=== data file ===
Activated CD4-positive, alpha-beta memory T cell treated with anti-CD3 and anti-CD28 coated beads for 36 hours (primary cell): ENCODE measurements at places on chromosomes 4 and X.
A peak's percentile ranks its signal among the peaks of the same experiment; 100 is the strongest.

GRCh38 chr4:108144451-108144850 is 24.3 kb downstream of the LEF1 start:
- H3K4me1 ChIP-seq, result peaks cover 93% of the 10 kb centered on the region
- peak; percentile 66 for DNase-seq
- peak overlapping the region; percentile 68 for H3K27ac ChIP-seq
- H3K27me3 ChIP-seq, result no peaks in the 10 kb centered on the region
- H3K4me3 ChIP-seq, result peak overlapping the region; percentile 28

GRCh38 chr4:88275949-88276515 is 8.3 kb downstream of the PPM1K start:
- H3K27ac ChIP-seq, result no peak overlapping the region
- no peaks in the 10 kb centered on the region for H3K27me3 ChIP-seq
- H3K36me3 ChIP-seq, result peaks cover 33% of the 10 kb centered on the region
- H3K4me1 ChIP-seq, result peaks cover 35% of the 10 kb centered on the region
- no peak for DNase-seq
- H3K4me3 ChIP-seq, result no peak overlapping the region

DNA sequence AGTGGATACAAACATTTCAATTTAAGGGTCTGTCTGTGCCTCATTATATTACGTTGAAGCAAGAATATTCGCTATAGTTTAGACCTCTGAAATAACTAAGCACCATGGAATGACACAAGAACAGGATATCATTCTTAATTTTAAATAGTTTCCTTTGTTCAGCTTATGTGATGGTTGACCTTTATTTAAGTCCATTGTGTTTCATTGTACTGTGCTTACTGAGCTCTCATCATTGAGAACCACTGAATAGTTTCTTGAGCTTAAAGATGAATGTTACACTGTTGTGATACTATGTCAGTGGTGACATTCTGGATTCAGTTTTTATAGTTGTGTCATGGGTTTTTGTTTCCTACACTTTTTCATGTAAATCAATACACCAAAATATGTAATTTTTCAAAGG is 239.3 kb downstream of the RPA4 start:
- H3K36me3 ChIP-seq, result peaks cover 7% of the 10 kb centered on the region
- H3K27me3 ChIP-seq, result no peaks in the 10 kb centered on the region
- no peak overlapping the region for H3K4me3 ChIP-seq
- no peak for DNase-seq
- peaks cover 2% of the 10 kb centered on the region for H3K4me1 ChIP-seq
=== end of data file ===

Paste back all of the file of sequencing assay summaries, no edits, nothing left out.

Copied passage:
Activated CD4-positive, alpha-beta memory T cell treated with anti-CD3 and anti-CD28 coated beads for 36 hours (primary cell): ENCODE measurements at places on chromosomes 4 and X.
A peak's percentile ranks its signal among the peaks of the same experiment; 100 is the strongest.

GRCh38 chr4:108144451-108144850 is 24.3 kb downstream of the LEF1 start:
- H3K4me1 ChIP-seq, result peaks cover 93% of the 10 kb centered on the region
- peak; percentile 66 for DNase-seq
- peak overlapping the region; percentile 68 for H3K27ac ChIP-seq
- H3K27me3 ChIP-seq, result no peaks in the 10 kb centered on the region
- H3K4me3 ChIP-seq, result peak overlapping the region; percentile 28

GRCh38 chr4:88275949-88276515 is 8.3 kb downstream of the PPM1K start:
- H3K27ac ChIP-seq, result no peak overlapping the region
- no peaks in the 10 kb centered on the region for H3K27me3 ChIP-seq
- H3K36me3 ChIP-seq, result peaks cover 33% of the 10 kb centered on the region
- H3K4me1 ChIP-seq, result peaks cover 35% of the 10 kb centered on the region
- no peak for DNase-seq
- H3K4me3 ChIP-seq, result no peak overlapping the region

DNA sequence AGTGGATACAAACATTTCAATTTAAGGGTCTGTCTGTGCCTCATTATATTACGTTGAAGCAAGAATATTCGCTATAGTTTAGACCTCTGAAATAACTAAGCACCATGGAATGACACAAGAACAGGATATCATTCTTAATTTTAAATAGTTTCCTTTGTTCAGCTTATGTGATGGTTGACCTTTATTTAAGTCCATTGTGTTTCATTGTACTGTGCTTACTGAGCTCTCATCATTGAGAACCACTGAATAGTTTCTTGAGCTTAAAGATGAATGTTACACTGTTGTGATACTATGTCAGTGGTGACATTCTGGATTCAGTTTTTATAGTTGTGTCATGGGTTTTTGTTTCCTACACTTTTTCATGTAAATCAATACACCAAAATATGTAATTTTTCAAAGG is 239.3 kb downstream of the RPA4 start:
- H3K36me3 ChIP-seq, result peaks cover 7% of the 10 kb centered on the region
- H3K27me3 ChIP-seq, result no peaks in the 10 kb centered on the region
- no peak overlapping the region for H3K4me3 ChIP-seq
- no peak for DNase-seq
- peaks cover 2% of the 10 kb centered on the region for H3K4me1 ChIP-seq